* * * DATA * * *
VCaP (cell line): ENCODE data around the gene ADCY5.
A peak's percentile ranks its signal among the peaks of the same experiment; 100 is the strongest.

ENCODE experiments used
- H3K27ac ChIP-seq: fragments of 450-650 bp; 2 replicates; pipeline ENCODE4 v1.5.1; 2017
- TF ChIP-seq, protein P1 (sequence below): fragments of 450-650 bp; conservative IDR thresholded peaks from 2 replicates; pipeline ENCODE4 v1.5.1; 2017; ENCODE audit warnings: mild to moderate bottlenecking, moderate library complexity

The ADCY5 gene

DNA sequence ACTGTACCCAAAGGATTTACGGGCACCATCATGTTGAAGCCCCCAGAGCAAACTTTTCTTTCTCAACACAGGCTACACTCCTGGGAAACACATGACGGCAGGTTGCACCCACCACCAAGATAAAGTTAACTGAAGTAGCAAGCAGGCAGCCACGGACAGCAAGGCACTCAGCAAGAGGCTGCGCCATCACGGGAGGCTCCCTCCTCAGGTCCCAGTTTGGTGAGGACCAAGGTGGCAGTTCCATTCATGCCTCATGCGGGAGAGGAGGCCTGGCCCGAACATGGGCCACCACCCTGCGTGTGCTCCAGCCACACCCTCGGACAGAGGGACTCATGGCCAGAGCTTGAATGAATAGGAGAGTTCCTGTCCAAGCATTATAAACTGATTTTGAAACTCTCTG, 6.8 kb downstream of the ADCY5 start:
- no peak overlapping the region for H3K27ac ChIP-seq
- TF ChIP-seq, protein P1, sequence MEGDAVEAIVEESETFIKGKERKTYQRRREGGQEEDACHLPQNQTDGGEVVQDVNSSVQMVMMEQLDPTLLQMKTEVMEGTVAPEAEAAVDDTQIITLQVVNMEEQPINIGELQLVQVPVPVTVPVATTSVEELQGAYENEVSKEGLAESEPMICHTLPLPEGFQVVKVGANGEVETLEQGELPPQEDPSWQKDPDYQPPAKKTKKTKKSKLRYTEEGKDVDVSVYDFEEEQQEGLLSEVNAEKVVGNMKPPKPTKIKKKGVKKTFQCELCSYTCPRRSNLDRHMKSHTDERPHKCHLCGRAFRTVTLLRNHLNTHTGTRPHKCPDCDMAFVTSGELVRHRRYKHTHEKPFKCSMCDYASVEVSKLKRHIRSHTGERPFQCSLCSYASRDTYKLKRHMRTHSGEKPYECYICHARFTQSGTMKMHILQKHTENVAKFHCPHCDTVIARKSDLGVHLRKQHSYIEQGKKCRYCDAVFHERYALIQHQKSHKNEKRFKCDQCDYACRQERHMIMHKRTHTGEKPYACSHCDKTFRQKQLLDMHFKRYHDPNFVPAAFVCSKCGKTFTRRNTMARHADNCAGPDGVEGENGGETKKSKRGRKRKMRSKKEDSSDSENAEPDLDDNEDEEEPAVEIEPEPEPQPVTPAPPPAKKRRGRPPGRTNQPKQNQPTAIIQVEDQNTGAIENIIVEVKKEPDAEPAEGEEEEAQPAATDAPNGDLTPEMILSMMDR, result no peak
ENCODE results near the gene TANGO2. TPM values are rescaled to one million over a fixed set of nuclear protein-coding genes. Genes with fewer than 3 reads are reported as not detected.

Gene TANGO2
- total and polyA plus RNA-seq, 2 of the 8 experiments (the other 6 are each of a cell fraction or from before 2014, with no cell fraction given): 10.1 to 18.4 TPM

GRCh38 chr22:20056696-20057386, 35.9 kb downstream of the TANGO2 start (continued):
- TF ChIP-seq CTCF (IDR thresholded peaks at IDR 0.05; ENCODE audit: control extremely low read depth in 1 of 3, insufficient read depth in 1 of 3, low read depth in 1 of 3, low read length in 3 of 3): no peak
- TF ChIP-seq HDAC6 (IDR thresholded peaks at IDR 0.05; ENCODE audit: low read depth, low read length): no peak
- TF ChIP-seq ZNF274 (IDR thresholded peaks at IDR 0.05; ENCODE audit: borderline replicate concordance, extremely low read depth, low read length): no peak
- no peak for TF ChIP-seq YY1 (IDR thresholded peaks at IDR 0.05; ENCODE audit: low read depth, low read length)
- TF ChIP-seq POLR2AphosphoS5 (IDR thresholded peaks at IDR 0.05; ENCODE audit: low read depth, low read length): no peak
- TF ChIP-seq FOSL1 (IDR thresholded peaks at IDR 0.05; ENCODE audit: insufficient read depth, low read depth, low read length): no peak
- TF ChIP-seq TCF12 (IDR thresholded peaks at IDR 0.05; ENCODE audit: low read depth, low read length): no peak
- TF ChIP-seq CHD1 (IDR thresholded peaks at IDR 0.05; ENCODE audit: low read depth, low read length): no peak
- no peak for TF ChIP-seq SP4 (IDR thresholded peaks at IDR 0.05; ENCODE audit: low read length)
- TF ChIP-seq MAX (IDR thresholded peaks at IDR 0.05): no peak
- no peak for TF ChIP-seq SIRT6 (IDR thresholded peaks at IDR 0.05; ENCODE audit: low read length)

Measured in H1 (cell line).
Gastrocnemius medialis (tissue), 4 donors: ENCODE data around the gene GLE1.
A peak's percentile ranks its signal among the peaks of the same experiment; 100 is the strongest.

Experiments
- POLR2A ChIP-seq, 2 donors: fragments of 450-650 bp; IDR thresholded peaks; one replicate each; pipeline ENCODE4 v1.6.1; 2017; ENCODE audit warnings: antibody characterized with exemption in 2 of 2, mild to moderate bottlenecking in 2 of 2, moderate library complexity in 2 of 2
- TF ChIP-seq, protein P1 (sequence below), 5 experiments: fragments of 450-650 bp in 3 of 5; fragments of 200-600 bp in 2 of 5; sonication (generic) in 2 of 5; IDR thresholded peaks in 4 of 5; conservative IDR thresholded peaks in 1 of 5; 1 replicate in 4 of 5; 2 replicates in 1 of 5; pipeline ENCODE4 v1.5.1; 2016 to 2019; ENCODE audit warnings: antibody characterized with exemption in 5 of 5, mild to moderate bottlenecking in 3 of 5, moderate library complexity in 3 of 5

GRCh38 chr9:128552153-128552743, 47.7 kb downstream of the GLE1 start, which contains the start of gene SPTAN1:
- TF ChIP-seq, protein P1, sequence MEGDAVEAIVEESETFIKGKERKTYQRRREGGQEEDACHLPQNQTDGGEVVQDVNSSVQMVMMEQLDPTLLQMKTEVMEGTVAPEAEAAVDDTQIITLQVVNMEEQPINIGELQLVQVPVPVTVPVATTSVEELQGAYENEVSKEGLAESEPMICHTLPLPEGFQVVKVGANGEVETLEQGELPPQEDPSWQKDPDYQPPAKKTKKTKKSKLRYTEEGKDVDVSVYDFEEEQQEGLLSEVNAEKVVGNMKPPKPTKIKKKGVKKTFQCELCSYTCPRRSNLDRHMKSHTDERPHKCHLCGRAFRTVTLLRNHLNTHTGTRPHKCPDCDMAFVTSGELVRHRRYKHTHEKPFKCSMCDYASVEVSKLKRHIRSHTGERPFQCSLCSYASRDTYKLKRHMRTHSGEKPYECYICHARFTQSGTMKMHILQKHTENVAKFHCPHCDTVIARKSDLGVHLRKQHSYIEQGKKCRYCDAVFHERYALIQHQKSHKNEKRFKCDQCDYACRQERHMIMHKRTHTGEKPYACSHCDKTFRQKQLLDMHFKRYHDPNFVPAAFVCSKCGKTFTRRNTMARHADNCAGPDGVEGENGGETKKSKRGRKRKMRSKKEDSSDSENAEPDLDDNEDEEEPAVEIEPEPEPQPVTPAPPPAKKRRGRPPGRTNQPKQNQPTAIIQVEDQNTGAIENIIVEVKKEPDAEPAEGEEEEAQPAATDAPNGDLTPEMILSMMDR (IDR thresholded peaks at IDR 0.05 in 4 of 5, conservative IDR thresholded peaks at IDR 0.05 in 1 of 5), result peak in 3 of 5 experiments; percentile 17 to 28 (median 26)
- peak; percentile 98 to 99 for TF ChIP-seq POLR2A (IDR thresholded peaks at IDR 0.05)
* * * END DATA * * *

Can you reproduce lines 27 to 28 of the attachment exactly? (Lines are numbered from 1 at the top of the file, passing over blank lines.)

A peak's percentile ranks its signal among the peaks of the same experiment; 100 is the strongest.

Experiments